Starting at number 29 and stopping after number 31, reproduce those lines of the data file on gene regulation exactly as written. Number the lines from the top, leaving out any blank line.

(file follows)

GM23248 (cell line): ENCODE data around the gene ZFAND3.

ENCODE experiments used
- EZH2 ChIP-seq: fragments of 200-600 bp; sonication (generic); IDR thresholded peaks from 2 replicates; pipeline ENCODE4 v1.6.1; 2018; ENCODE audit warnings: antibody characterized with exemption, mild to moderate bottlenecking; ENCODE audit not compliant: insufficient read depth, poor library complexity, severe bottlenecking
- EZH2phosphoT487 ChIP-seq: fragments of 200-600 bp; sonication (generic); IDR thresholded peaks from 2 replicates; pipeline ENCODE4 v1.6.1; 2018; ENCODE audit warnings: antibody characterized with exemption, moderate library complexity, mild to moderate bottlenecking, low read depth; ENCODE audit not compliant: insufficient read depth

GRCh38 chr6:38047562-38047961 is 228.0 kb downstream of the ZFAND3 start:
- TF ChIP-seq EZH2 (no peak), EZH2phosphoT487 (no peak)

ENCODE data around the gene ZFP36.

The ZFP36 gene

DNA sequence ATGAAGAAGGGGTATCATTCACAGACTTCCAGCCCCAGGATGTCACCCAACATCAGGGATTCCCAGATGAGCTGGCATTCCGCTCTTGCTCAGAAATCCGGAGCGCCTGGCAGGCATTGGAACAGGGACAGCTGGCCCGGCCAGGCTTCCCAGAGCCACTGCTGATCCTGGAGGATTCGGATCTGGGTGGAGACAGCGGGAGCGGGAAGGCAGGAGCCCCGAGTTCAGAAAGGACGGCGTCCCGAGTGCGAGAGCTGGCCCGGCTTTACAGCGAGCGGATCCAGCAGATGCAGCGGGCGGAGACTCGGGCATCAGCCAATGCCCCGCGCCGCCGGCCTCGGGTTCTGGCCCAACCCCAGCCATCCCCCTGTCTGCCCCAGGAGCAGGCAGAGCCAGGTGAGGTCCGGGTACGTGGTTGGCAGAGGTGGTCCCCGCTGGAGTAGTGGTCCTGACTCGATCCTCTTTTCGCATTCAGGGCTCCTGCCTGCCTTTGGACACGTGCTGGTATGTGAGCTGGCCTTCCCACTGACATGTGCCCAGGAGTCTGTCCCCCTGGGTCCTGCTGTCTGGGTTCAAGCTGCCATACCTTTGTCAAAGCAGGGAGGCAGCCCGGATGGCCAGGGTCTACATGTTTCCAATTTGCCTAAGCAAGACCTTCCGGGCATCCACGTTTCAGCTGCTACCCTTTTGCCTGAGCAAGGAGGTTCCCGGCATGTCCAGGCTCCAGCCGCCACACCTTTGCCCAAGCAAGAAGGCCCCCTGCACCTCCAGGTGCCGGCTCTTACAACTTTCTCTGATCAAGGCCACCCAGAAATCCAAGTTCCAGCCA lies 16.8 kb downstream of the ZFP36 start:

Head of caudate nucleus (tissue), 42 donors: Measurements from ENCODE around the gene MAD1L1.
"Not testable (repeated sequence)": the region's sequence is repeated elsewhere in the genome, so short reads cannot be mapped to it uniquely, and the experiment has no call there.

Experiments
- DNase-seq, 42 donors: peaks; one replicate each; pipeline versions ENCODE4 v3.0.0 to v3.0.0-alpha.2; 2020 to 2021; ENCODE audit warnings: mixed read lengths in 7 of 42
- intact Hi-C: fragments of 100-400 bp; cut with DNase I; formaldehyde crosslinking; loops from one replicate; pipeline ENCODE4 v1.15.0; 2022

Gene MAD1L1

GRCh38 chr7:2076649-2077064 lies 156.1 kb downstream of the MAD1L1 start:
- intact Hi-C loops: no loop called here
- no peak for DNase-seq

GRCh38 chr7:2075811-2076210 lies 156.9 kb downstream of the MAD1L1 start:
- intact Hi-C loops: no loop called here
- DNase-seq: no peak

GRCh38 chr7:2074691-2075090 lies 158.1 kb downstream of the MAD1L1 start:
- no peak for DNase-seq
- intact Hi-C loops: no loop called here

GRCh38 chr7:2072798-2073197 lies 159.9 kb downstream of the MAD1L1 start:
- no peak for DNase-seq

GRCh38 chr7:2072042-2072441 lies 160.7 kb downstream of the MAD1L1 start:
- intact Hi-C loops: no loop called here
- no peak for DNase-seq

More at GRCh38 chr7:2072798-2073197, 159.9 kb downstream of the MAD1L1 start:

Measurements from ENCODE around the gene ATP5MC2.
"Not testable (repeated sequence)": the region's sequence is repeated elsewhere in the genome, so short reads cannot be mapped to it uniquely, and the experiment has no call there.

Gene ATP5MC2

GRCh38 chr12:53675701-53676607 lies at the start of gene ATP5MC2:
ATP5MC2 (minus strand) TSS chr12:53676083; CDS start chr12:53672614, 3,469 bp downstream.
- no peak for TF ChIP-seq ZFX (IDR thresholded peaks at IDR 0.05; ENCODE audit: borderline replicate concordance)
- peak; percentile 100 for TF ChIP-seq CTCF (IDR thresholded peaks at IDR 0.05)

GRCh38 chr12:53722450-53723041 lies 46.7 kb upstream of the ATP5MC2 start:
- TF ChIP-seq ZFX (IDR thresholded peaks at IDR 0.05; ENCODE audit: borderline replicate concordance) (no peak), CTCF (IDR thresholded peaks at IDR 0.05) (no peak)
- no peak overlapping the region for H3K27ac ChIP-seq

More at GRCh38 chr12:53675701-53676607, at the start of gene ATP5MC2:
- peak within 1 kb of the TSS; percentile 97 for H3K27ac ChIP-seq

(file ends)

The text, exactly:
- no peak for DNase-seq

More at GRCh38 chr7:2072798-2073197, 159.9 kb downstream of the MAD1L1 start:

Measurements from ENCODE around the gene ATP5MC2.